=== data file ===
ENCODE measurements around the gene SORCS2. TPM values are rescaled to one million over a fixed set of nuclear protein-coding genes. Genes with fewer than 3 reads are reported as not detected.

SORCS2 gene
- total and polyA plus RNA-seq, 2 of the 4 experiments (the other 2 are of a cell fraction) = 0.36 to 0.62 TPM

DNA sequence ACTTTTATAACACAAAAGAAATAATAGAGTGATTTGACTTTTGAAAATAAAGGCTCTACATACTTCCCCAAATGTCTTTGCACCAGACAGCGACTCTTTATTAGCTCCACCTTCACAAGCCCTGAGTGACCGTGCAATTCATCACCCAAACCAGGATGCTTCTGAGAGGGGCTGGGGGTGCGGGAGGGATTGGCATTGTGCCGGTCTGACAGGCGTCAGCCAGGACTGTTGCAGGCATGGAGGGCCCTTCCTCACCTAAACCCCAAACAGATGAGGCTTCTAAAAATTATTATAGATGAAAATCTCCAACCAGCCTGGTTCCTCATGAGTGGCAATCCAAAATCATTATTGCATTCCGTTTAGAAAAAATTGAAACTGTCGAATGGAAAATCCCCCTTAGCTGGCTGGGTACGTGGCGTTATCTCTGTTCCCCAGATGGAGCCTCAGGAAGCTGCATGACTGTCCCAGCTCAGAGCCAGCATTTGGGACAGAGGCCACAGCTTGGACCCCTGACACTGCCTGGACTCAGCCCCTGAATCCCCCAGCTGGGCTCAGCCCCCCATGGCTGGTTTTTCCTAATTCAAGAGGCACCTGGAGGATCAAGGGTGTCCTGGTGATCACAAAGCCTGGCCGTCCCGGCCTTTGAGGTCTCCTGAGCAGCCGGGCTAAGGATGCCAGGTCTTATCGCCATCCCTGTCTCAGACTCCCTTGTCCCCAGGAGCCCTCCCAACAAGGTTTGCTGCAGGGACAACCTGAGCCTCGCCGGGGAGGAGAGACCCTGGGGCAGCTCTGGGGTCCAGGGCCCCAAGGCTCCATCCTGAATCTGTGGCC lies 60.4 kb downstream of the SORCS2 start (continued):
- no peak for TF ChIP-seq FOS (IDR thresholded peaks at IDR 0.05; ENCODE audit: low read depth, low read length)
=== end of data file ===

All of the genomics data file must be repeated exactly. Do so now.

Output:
ENCODE measurements around the gene SORCS2. TPM values are rescaled to one million over a fixed set of nuclear protein-coding genes. Genes with fewer than 3 reads are reported as not detected.

SORCS2 gene
- total and polyA plus RNA-seq, 2 of the 4 experiments (the other 2 are of a cell fraction) = 0.36 to 0.62 TPM

DNA sequence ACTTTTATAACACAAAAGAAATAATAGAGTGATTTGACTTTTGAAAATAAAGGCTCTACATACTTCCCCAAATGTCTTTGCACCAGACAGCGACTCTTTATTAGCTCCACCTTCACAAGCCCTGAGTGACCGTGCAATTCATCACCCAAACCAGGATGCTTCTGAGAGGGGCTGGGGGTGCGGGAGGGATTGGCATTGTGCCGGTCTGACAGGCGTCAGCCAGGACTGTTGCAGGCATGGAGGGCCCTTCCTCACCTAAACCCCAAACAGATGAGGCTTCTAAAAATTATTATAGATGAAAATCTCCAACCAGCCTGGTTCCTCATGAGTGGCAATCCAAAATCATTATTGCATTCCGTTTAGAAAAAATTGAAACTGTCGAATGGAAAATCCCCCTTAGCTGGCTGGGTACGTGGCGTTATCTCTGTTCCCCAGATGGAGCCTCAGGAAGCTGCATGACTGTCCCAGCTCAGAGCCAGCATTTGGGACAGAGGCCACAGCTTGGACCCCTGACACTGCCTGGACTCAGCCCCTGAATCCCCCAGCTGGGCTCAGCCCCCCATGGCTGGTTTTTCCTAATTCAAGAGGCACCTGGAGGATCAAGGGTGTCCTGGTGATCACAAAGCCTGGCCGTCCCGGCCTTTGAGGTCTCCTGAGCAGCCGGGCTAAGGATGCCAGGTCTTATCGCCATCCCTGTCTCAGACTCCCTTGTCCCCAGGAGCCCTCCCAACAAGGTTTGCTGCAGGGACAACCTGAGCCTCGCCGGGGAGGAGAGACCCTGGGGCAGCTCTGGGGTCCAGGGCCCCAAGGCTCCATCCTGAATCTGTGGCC lies 60.4 kb downstream of the SORCS2 start (continued):
- no peak for TF ChIP-seq FOS (IDR thresholded peaks at IDR 0.05; ENCODE audit: low read depth, low read length)